camera while it peers into the wings, lingers on the machinery backstage
and runs up and down the curtains. Contrary to the publicity leaflet
distributed, Frederick Wiseman did not devote much time to the filming of
one of the worlds greatest artists.
Not the same can be said, however, for the choreography of Wayne
McGregor and for the British choreographer himself. They dominate the film
to the detriment of much else. Genus is shown, in
performance, and almost in its entirety, but no word is given as to the
identity of the interpreters, in this case, Marie-Agnès Gillot and Mathias Heymann. The only
other ballet recorded in detail was Preljocajs Medée, but this
was not filmed in context and the close-ups of the buckets of blood and
blood-stained children veered towards gratuitous sensationalism for those
unfamiliar with the work.
Frederick Wiseman forged his reputation filming social issues, and won
acclaim for his documentaries on domestic violence and public housing,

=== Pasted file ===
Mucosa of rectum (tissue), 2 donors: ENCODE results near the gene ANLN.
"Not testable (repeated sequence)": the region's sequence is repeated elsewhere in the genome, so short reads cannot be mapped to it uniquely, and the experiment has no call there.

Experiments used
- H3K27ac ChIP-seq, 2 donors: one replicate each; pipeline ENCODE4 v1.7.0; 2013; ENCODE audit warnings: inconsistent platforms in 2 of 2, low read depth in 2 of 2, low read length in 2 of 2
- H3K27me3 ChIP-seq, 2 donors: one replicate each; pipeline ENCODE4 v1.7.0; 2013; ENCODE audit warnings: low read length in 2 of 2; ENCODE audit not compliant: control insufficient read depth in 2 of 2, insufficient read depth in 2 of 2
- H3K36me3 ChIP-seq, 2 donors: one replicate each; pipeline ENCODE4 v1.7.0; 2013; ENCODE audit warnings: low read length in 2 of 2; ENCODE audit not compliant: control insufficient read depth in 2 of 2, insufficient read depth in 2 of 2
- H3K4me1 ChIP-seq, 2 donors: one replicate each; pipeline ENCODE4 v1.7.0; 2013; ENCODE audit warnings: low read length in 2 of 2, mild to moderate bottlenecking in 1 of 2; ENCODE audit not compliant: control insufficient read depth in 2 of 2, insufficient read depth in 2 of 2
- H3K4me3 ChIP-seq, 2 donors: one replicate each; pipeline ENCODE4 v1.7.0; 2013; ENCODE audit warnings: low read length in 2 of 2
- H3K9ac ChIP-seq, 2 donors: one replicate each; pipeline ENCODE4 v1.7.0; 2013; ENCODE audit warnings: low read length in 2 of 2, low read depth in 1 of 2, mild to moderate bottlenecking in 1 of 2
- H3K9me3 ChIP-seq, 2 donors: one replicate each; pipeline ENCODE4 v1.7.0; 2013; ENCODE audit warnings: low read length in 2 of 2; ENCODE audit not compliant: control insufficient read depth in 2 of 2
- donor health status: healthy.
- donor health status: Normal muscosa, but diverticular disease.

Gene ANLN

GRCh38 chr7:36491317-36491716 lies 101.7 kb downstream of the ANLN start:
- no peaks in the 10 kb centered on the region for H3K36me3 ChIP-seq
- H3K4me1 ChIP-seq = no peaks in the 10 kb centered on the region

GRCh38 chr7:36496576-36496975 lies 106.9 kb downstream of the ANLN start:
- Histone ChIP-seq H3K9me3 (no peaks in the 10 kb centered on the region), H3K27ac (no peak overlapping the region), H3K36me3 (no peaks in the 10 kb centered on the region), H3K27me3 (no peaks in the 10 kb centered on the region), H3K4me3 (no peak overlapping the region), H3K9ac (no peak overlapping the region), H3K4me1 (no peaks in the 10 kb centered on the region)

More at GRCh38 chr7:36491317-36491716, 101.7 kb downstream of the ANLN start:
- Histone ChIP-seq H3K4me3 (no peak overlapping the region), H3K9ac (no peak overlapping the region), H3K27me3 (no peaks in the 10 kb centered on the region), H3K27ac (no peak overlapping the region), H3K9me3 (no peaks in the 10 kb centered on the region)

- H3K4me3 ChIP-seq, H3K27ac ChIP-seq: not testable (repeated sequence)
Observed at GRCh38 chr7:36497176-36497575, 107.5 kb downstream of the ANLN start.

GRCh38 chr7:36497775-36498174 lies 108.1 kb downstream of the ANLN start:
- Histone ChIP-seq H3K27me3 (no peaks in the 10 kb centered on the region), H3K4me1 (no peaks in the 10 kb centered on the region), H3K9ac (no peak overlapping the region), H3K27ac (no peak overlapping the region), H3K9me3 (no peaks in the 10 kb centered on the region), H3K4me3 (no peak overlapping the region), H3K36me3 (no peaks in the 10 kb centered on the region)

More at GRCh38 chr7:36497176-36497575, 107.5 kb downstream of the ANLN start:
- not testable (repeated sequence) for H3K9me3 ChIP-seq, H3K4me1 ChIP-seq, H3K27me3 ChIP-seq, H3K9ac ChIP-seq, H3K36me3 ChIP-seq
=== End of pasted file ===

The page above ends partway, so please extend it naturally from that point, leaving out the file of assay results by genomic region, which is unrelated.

subjects which have little in common with dance. This documentary,
encompassing as it tried the whole sweep of the company and their
home, proved to be a far too ambitious project. A basic, minimum knowledge
of the history of dance and a love of the art itself is necessary for such
La Danse Le Ballet de lOpéra de Paris
Directed and edited
by Frederick Wiseman
Photography by John Davey
Pierre-Oliver Bardet, Frederick Wiseman, and Françoise Gazio
PBS Television Website
Patricia Boccadoro writes on dance in Europe. She has
contributed to The Guardian, The Observer and Dancing Times and was dance
consultant to the BBC Omnibus documentary on Rudolf Nureyev. Ms. Boccadoro
is the dance editor for Culturekiosque.com and last wrote on the Paris Opera Ballet star
Related Culturekiosque Dance
Book Review: In the
Company of Stars: The Paris Opera Ballet, by Gérard Uféras
here for Patricia Boccadoro's archive of interviews with international
choreographers and dance stars.
here for Patricia Boccadoro's archive of dance reviews of performances by
troupes and companies from all over the world.